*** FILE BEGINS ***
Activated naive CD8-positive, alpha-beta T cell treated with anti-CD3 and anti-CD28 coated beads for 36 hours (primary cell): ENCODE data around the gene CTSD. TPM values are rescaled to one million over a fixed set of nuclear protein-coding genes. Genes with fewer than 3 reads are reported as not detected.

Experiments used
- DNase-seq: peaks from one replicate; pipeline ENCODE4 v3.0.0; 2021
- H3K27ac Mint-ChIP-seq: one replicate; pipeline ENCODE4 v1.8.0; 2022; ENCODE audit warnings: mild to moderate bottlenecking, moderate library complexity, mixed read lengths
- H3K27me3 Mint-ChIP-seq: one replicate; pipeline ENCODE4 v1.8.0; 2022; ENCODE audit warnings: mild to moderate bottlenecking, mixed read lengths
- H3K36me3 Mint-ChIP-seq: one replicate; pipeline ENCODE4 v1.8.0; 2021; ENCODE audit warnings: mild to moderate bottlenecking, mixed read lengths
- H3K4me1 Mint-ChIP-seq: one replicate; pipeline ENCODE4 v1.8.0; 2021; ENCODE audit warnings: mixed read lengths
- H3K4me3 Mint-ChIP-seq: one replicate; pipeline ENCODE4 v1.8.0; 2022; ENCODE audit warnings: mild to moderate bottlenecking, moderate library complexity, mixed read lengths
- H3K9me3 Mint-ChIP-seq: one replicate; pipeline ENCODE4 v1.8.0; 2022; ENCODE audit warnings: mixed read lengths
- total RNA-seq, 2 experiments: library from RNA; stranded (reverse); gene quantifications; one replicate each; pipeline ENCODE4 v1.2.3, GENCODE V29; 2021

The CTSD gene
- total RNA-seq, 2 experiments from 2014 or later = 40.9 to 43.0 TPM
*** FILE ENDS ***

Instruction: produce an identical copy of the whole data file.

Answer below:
Activated naive CD8-positive, alpha-beta T cell treated with anti-CD3 and anti-CD28 coated beads for 36 hours (primary cell): ENCODE data around the gene CTSD. TPM values are rescaled to one million over a fixed set of nuclear protein-coding genes. Genes with fewer than 3 reads are reported as not detected.

Experiments used
- DNase-seq: peaks from one replicate; pipeline ENCODE4 v3.0.0; 2021
- H3K27ac Mint-ChIP-seq: one replicate; pipeline ENCODE4 v1.8.0; 2022; ENCODE audit warnings: mild to moderate bottlenecking, moderate library complexity, mixed read lengths
- H3K27me3 Mint-ChIP-seq: one replicate; pipeline ENCODE4 v1.8.0; 2022; ENCODE audit warnings: mild to moderate bottlenecking, mixed read lengths
- H3K36me3 Mint-ChIP-seq: one replicate; pipeline ENCODE4 v1.8.0; 2021; ENCODE audit warnings: mild to moderate bottlenecking, mixed read lengths
- H3K4me1 Mint-ChIP-seq: one replicate; pipeline ENCODE4 v1.8.0; 2021; ENCODE audit warnings: mixed read lengths
- H3K4me3 Mint-ChIP-seq: one replicate; pipeline ENCODE4 v1.8.0; 2022; ENCODE audit warnings: mild to moderate bottlenecking, moderate library complexity, mixed read lengths
- H3K9me3 Mint-ChIP-seq: one replicate; pipeline ENCODE4 v1.8.0; 2022; ENCODE audit warnings: mixed read lengths
- total RNA-seq, 2 experiments: library from RNA; stranded (reverse); gene quantifications; one replicate each; pipeline ENCODE4 v1.2.3, GENCODE V29; 2021

The CTSD gene
- total RNA-seq, 2 experiments from 2014 or later = 40.9 to 43.0 TPM